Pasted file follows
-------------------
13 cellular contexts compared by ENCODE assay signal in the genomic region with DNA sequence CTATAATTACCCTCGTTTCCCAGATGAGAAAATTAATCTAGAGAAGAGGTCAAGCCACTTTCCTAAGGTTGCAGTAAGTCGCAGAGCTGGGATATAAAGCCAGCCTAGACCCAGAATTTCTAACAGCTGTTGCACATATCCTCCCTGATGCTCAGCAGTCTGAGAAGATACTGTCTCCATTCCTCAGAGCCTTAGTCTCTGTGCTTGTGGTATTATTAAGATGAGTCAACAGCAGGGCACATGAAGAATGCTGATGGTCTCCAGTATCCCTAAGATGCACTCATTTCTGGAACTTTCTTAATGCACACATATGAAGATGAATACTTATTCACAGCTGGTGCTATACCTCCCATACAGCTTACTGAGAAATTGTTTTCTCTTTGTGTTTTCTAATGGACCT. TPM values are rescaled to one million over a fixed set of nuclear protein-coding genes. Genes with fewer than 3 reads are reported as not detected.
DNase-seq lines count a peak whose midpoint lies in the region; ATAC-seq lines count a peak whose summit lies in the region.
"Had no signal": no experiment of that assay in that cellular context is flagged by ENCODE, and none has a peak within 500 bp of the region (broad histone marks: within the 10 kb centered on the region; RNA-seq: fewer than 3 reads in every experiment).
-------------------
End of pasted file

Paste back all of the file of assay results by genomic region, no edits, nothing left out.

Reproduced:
13 cellular contexts compared by ENCODE assay signal in the genomic region with DNA sequence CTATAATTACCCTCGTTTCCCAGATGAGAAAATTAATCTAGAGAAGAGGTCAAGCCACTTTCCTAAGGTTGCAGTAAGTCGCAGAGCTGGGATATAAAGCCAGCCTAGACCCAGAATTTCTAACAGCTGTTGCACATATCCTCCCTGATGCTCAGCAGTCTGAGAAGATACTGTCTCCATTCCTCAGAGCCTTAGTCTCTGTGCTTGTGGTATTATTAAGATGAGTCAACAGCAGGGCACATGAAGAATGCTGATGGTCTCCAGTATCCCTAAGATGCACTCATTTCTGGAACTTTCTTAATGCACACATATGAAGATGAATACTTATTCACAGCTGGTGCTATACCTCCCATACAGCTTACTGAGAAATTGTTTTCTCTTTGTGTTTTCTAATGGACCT. TPM values are rescaled to one million over a fixed set of nuclear protein-coding genes. Genes with fewer than 3 reads are reported as not detected.
DNase-seq lines count a peak whose midpoint lies in the region; ATAC-seq lines count a peak whose summit lies in the region.
"Had no signal": no experiment of that assay in that cellular context is flagged by ENCODE, and none has a peak within 500 bp of the region (broad histone marks: within the 10 kb centered on the region; RNA-seq: fewer than 3 reads in every experiment).